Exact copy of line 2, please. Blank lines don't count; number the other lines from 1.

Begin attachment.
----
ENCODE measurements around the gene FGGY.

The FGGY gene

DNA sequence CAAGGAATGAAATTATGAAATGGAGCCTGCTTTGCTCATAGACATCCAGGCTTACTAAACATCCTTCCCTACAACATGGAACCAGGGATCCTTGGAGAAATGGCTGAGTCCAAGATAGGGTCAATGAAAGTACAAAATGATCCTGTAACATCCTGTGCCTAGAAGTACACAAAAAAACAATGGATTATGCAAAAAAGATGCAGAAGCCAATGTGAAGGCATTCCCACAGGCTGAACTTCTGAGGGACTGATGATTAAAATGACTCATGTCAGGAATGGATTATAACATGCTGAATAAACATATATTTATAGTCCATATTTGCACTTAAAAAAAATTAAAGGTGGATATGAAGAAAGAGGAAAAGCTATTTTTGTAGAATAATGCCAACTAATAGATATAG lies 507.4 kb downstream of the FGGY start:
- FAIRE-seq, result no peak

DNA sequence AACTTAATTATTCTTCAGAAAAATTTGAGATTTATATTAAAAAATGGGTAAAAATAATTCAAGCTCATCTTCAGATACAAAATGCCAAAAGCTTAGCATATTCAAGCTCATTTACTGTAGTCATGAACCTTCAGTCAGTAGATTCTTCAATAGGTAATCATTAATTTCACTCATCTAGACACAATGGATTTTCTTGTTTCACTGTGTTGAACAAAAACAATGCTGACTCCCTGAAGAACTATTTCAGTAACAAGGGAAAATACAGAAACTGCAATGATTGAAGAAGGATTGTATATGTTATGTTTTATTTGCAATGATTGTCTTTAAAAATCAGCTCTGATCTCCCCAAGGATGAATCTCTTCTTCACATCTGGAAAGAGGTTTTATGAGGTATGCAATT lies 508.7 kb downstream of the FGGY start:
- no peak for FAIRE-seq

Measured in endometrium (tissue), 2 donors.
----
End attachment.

The FGGY gene